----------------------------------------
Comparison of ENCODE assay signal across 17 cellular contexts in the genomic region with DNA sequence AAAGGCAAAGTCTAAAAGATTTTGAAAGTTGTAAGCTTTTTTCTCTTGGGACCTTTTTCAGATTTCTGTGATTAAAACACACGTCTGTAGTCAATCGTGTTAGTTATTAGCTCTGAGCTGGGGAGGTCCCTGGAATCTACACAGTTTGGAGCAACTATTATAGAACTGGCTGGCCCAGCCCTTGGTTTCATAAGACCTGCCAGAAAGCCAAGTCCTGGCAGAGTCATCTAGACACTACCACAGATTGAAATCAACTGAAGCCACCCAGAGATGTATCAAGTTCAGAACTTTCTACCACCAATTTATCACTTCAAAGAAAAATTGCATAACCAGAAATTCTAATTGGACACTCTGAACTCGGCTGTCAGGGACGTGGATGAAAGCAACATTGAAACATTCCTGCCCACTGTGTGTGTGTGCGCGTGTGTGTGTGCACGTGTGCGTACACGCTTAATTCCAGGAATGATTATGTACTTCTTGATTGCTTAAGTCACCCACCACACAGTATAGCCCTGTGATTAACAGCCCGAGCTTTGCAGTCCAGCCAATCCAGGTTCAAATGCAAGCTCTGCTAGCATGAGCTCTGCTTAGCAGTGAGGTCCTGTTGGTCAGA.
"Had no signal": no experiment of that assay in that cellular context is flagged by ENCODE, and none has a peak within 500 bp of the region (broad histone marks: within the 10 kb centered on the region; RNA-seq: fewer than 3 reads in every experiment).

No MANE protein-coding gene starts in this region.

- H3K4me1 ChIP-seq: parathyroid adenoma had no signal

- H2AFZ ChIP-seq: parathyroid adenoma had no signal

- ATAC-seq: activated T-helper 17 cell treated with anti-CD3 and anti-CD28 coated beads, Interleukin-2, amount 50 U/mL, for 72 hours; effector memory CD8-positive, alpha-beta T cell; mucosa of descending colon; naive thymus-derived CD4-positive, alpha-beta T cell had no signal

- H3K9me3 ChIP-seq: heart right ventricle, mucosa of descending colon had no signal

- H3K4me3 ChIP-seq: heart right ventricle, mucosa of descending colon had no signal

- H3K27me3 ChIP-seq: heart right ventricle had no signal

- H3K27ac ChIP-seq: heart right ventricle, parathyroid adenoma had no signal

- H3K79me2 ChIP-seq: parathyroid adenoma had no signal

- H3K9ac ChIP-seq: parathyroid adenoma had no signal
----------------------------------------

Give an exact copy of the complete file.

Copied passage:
Comparison of ENCODE assay signal across 17 cellular contexts in the genomic region with DNA sequence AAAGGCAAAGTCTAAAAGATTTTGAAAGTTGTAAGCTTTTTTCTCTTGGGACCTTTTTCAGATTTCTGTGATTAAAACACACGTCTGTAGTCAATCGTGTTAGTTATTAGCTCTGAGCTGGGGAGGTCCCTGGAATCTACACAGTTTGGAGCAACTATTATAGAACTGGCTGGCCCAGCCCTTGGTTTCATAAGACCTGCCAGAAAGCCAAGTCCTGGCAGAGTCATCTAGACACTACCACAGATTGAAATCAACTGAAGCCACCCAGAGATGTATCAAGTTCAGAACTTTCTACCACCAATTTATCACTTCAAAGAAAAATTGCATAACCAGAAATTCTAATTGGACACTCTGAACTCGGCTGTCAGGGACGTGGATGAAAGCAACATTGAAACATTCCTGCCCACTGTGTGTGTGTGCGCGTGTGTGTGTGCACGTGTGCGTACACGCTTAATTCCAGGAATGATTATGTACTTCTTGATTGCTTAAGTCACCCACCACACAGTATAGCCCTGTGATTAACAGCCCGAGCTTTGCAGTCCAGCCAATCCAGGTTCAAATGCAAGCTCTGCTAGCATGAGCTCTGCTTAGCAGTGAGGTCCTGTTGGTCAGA.
"Had no signal": no experiment of that assay in that cellular context is flagged by ENCODE, and none has a peak within 500 bp of the region (broad histone marks: within the 10 kb centered on the region; RNA-seq: fewer than 3 reads in every experiment).

No MANE protein-coding gene starts in this region.

- H3K4me1 ChIP-seq: parathyroid adenoma had no signal

- H2AFZ ChIP-seq: parathyroid adenoma had no signal

- ATAC-seq: activated T-helper 17 cell treated with anti-CD3 and anti-CD28 coated beads, Interleukin-2, amount 50 U/mL, for 72 hours; effector memory CD8-positive, alpha-beta T cell; mucosa of descending colon; naive thymus-derived CD4-positive, alpha-beta T cell had no signal

- H3K9me3 ChIP-seq: heart right ventricle, mucosa of descending colon had no signal

- H3K4me3 ChIP-seq: heart right ventricle, mucosa of descending colon had no signal

- H3K27me3 ChIP-seq: heart right ventricle had no signal

- H3K27ac ChIP-seq: heart right ventricle, parathyroid adenoma had no signal

- H3K79me2 ChIP-seq: parathyroid adenoma had no signal

- H3K9ac ChIP-seq: parathyroid adenoma had no signal